Commentary: Pensions and Pensions Policy
Broadbent, Simon, van de Ven, Justin, Weale, Martin, National Institute Economic Review
The Pensions Commission is to make its recommendations on pension policy reform later this year, in the light of comments on the challenges identified in its first Report. Widespread agreement on the need for such reform is partly a consequence of problems which have already surfaced, such as the insolvency of some pension schemes, moves to curtail benefits and mis-selling scandals. However the main impetus comes from the fact, clearly demonstrated by the Pensions Commission (2004), that for pensioners to enjoy the current relative standard of living in fifty years time will require people either to (i) retire later (ii) save more; or (iii) pay higher taxes. In the Commission's view the key issues are to find a consensus on the appropriate combination of these three, or of the alternative of lower pensioner incomes, and to find ways of bringing about such an outcome. We focus on aspects of such a reform and suggest one measure which could be implemented without further ado.
For many years the British system of a relatively frugal contributory state pension combined with funded occupational and personal pensions appeared relatively successful. Pensioners' incomes grew faster than average earnings, although some people did better than others--anyone relying upon the Basic State Pension (BSP) saw a steady erosion of their position. People who had changed jobs a lot, and many women, also did poorly. In retrospect this 'golden age' seems to have been something of a fool's paradise. Unusually and unsustainably high investment returns (and hence annuity rates) allowed pension schemes to meet their obligations while running up surpluses and even taking contribution holidays. Looking ahead, it must be assumed that real investment returns will be closer to the long-term rate of growth of the economy and that life expectancy will rise and with it the number of pensioners. Any new arrangements will have to embody some combination of the three changes mentioned above.
Pensions and the Government
It may seem self-evident why the Government should prescribe the structure of the pension system in great detail. Pensions are, after all, the largest single item of public expenditure, even before tax incentives to encourage private provision are taken into account. At the very least these resources need to be efficiently deployed. But this requires a clear view of the most basic question: why have a pension system at all? In today's society, people can expect to spend a lengthy period of their lives in retirement. The fact that this is expected, however, means that individuals can presumably plan for it. One may take the view that the issue of when during their lives an individual chooses to spend their income is not very different from the issue of what they choose to spend their money on at any one time. The state does not interfere to any great extent in the latter decision so why should it need a policy over the former?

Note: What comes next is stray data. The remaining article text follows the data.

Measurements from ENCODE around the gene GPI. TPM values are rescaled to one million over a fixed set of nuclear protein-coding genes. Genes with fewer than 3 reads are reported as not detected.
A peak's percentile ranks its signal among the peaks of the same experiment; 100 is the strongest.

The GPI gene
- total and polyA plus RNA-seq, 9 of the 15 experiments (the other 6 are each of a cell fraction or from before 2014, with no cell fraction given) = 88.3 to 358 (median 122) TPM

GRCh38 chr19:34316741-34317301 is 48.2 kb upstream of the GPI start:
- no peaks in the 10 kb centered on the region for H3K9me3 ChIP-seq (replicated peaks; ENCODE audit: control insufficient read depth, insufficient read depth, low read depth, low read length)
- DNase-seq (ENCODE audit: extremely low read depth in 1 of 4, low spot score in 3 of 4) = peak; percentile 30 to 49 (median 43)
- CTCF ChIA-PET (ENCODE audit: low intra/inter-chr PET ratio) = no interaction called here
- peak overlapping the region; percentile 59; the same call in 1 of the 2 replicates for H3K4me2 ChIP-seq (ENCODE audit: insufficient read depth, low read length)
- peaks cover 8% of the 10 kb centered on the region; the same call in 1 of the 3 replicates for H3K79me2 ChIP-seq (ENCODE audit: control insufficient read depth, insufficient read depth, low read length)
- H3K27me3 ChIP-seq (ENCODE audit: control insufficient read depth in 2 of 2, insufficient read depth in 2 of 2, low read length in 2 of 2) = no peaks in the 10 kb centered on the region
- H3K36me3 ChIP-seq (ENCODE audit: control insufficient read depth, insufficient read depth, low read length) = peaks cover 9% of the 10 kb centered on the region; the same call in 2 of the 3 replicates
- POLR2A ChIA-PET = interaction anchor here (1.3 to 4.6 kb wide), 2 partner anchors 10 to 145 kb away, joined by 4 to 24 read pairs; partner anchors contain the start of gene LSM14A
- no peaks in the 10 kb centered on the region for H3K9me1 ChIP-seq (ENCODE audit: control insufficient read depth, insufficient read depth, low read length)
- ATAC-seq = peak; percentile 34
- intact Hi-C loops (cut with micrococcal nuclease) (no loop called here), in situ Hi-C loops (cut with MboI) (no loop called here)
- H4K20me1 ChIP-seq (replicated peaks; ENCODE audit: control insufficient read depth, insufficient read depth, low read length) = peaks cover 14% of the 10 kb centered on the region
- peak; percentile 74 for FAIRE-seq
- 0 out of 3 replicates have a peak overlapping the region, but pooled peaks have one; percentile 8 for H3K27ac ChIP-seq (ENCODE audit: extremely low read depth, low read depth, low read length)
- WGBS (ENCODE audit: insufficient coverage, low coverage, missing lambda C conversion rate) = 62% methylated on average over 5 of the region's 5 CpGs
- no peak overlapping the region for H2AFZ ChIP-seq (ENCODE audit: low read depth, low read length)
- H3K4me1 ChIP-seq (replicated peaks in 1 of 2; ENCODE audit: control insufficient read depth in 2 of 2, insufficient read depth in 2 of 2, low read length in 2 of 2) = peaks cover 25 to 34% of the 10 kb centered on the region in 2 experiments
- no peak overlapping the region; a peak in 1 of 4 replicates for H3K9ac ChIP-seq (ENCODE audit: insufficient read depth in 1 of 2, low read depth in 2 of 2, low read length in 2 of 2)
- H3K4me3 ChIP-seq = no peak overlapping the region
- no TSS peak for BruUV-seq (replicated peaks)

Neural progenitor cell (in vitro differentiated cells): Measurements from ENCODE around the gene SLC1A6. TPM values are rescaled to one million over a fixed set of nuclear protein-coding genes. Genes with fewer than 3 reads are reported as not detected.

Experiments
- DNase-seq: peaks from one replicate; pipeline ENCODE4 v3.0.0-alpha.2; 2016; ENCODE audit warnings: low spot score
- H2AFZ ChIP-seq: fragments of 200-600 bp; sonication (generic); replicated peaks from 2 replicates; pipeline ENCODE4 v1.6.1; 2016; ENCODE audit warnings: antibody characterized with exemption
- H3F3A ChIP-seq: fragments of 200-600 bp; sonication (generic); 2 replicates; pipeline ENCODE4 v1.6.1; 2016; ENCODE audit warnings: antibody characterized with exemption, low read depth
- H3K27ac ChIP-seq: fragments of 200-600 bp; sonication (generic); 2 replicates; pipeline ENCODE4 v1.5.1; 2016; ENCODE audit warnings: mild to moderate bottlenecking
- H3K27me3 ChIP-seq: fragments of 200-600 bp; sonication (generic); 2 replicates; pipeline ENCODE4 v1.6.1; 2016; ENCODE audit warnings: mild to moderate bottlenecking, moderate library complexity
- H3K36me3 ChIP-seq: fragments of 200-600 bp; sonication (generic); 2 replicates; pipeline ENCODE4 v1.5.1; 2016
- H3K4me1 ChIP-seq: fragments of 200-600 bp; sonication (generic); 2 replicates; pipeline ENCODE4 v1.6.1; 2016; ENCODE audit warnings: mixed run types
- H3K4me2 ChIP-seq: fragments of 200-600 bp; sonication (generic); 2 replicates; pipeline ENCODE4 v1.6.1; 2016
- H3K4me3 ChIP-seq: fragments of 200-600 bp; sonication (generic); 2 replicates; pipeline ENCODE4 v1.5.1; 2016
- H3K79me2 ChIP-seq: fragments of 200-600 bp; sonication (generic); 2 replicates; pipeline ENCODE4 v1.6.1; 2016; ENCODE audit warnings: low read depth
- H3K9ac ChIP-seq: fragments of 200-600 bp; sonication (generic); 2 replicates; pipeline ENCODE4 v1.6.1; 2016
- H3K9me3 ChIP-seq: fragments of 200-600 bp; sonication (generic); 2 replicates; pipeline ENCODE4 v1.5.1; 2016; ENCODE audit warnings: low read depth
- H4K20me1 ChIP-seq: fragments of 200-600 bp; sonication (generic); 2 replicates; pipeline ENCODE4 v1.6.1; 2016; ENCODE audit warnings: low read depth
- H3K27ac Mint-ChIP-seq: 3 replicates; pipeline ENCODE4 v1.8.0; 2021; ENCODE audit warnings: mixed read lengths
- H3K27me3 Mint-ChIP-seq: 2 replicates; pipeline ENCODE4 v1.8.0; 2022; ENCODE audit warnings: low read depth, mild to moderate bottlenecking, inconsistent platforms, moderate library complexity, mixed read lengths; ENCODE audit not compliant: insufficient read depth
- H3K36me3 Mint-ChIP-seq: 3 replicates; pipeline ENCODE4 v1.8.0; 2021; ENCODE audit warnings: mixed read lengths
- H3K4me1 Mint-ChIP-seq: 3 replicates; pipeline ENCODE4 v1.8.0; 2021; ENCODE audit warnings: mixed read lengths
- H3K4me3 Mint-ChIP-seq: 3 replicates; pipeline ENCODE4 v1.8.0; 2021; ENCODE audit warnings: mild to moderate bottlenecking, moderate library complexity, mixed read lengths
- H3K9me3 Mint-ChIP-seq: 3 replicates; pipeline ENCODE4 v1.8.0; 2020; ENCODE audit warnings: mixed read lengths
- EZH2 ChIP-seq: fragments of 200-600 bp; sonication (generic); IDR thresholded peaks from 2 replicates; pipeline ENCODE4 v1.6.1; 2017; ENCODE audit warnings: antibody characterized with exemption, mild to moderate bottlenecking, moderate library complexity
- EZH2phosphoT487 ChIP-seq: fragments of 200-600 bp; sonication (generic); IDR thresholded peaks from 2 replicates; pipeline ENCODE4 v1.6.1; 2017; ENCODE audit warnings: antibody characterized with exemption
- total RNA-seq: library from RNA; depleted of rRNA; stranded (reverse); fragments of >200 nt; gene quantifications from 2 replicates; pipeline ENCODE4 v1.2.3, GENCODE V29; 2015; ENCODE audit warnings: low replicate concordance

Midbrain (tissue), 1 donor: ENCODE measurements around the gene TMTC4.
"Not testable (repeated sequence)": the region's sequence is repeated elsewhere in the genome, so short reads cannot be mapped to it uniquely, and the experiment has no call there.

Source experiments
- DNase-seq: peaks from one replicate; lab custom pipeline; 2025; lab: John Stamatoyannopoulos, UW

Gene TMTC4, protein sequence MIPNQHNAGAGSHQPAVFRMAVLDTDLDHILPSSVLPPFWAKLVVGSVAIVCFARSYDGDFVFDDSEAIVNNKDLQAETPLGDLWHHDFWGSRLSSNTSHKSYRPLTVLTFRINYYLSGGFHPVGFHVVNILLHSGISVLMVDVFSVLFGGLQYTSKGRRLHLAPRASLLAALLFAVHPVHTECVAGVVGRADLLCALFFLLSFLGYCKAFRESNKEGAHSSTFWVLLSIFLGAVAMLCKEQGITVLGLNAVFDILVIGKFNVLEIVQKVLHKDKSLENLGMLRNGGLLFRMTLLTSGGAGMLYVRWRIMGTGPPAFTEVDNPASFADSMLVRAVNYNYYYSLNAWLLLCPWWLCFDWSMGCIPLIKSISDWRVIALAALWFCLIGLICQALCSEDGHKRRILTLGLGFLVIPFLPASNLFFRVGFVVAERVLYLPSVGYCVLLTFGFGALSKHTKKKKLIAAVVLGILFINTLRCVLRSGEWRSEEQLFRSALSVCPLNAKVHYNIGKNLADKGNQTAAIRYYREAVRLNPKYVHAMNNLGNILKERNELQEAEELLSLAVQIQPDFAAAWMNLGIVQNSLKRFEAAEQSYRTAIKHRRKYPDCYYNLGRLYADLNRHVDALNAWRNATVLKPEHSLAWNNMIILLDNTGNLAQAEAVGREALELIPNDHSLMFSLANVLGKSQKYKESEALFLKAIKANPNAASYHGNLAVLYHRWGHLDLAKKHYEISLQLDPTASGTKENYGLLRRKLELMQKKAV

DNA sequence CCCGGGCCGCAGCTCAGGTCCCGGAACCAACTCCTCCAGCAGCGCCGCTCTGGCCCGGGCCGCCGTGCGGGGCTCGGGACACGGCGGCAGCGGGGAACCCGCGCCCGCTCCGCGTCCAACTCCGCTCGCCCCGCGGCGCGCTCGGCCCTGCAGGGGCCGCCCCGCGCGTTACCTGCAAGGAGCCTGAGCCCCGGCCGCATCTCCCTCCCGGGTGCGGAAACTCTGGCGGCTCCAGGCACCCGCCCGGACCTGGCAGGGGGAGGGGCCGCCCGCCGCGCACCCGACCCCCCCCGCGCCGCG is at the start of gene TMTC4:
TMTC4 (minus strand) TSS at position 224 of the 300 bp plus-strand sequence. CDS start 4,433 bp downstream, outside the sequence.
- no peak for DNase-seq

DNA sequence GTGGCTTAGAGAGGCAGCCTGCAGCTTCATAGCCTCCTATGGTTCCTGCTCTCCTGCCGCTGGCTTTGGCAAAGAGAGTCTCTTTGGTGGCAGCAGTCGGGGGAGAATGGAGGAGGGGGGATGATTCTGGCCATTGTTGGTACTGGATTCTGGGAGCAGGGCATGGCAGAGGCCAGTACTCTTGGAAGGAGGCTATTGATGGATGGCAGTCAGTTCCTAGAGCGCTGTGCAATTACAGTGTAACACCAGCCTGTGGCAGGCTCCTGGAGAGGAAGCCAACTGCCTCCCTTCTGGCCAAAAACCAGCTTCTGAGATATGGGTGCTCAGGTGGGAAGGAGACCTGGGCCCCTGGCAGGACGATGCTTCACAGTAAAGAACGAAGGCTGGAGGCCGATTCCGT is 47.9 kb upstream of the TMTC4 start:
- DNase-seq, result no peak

There are three obvious answers to this question. First, it is not politically feasible for the state to wash its hands of people who reach retirement with inadequate savings or pensions, however clearly they have been urged to save for themselves. The conclusions of the Commission's first report demonstrate the failure of policy that leaves people to make their own arrangements. For more than twenty years, people have known that the Basic State Pension (BSP) was linked to prices rather than wages. The very elderly have seen their pensions fall relative to wages as a result, but have not been in a position to do much about it. People who are now reaching retirement age, however, have had plenty of time to adjust their savings in light of price indexation, and in many cases have not done so. It is possible that they believed (correctly) that the pension regime would become more generous by the time that they reached retirement, as it has done with the introduction of the Pension Credit (PC). …